Uses of therapeutic x rays in medicine.
ABSTRACT Treatment of diseases with x rays began within months of Roentgen's discovery, and within four years x rays were being used successfully for the treatment of skin cancers. Deep-seated cancers began to be treated successfully in the 1920's with the advent of "deep" x-ray units and, especially, once supervoltage therapy machines became available in the 1930's. The 1940's and 1950's saw significant growth of megavoltage therapy, initially with Van de Graaff generators and betatrons, and later with linear accelerators. Linear accelerators became popular during the 1960's and 1970's and, by the 1980's they began to replace 60Co units as the most common form of treatment machine. With high-energy linear accelerators, computerized treatment planning, and ingenious fractionation schemes, modern radiotherapy has become a vital component of cancer treatment.
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ABSTRACT: In this study the authors analyze the documentation regarding the earliest known X-ray treatments with the objective of identifying the true origin of radiation therapy. The four most often quoted events, including X-ray treatments allegedly performed in 1896 are analyzed in the light of available published reports. From this it is concluded that Despeignes of Lyon, who in July of 1896 irradiated a patient with cancer of the stomach, is in all likelihood the first person to perform documented radiation therapy treatments with a scientific and logical basis.Radiotherapy and Oncology 04/1997; 42(3):213-7. · 4.52 Impact Factor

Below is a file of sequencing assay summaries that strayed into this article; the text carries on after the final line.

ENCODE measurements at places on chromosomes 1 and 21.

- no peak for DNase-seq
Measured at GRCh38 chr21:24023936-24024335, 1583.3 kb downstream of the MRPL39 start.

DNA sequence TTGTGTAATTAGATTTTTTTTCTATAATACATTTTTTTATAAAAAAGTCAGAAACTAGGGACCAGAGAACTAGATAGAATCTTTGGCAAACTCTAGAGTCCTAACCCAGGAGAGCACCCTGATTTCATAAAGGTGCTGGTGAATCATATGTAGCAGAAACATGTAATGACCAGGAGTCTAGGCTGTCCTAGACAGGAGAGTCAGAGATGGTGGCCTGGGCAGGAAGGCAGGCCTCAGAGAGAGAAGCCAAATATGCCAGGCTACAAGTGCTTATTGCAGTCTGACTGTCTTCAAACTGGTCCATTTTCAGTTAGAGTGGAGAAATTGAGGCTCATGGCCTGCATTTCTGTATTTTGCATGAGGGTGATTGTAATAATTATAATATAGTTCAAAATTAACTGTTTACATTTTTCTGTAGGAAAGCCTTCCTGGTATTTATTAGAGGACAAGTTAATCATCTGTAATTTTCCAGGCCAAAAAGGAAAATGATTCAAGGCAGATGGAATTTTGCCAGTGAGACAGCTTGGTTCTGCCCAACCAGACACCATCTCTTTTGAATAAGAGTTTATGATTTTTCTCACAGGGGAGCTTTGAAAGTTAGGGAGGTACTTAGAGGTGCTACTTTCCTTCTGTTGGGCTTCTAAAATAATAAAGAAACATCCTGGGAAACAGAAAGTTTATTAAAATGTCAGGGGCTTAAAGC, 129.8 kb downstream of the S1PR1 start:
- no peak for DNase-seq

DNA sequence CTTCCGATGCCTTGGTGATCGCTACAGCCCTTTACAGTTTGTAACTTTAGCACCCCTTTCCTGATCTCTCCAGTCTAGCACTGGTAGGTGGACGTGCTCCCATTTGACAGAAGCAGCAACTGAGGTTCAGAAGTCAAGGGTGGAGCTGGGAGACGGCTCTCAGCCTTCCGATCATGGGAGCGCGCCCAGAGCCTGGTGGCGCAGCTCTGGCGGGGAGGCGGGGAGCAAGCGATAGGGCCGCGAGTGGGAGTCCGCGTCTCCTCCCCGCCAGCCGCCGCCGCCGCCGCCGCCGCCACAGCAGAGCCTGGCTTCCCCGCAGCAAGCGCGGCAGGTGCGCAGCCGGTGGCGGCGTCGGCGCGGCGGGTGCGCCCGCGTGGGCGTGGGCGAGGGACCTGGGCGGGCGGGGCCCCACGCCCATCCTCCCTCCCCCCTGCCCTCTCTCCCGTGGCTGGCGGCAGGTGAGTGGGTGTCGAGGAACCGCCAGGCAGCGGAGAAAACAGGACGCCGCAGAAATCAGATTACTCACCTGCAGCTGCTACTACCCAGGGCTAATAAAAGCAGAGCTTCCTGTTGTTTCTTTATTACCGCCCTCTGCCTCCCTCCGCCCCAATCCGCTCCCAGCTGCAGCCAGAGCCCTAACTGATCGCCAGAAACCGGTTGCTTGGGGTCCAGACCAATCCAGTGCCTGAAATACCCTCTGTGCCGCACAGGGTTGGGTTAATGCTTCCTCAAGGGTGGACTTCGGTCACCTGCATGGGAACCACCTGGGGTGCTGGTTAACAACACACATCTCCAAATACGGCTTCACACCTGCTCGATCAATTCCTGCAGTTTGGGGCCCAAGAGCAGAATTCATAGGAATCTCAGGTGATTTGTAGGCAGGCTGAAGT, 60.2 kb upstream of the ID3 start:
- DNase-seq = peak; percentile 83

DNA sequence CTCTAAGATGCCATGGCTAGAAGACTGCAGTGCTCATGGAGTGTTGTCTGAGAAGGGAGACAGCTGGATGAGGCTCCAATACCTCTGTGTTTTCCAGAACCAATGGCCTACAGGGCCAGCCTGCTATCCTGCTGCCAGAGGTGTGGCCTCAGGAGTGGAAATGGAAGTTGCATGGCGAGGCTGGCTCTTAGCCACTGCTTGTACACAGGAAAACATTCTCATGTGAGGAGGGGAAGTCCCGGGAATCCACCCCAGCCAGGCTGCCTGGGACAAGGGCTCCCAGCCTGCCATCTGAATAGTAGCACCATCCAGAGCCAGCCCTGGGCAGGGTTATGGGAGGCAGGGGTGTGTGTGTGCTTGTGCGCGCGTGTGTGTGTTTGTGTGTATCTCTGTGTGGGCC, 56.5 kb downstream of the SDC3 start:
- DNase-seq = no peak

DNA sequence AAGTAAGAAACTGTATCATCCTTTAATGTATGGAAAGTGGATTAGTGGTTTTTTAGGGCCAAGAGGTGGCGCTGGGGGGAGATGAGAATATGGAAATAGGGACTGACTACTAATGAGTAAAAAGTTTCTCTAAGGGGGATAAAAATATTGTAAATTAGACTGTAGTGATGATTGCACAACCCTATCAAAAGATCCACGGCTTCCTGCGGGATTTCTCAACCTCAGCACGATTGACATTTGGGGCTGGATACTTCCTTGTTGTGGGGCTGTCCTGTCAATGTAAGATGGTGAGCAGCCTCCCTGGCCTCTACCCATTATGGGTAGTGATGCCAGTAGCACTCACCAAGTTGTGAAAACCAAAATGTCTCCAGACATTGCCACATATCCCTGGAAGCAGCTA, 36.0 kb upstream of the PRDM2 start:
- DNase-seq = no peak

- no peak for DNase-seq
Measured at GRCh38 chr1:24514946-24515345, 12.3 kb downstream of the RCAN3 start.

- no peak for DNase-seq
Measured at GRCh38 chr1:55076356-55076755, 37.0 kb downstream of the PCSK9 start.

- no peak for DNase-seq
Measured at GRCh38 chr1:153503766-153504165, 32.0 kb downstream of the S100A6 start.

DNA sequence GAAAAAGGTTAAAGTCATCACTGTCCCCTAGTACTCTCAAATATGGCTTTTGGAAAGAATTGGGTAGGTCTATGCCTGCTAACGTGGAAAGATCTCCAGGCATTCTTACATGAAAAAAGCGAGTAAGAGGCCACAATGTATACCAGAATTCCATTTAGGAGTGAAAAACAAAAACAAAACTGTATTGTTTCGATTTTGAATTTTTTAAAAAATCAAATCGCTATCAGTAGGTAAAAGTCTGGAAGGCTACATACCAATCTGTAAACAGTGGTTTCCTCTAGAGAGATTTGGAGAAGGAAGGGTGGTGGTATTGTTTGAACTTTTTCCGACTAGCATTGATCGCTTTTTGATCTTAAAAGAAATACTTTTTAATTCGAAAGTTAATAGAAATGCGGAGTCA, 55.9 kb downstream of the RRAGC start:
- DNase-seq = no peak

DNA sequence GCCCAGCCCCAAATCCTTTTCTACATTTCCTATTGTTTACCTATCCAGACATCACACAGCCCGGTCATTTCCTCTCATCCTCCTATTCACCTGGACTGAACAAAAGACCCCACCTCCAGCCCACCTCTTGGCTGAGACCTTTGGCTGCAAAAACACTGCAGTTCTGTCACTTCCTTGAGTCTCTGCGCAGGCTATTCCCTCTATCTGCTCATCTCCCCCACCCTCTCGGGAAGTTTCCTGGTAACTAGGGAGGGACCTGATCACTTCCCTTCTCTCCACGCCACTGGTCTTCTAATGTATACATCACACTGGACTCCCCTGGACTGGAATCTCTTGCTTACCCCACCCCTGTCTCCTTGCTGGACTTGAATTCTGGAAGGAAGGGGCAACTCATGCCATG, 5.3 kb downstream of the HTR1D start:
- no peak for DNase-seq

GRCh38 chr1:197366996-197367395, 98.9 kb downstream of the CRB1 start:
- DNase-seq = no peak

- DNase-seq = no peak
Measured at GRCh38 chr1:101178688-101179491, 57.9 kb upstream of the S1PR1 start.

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ABSTRACT: To investigate the feasibility of using intermediate energy 2 MV x-rays for extracranial robotic intensity modulated radiation therapy. Two megavolts flattening filter free x-rays were simulated using the Monte Carlo code MCNP (v4c). A convolution/superposition dose calculation program was tuned to match the Monte Carlo calculation. The modeled 2 MV x-rays and actual 6 MV flattened x-rays from existing Varian Linacs were used in integrated beam orientation and fluence optimization for a head and neck, a liver, a lung, and a partial breast treatment. A column generation algorithm was used for the intensity modulation and beam orientation optimization. Identical optimization parameters were applied in three different planning modes for each site: 2, 6 MV, and dual energy 2/6 MV. Excellent agreement was observed between the convolution/superposition and the Monte Carlo calculated percent depth dose profiles. For the patient plans, overall, the 2/6 MV x-ray plans had the best dosimetry followed by 2 MV only and 6 MV only plans. Between the two single energy plans, the PTV coverage was equivalent but 2 MV x-rays improved organs-at-risk sparing. For the head and neck case, the 2MV plan reduced lips, mandible, tongue, oral cavity, brain, larynx, left and right parotid gland mean doses by 14%, 8%, 4%, 14%, 24%, 6%, 30% and 16%, respectively. For the liver case, the 2 MV plan reduced the liver and body mean doses by 17% and 18%, respectively. For the lung case, lung V20, V10, and V5 were reduced by 13%, 25%, and 30%, respectively. V10 of heart with 2 MV plan was reduced by 59%. For the partial breast treatment, the 2 MV plan reduced the mean dose to the ipsilateral and contralateral lungs by 27% and 47%, respectively. The mean body dose was reduced by 16%. The authors showed the feasibility of using flattening filter free 2 MV x-rays for extracranial treatments as evidenced by equivalent or superior dosimetry compared to 6 MV plans using the same inverse noncoplanar intensity modulated planning method.Medical Physics 04/2014; 41(4):041709. · 2.91 Impact Factor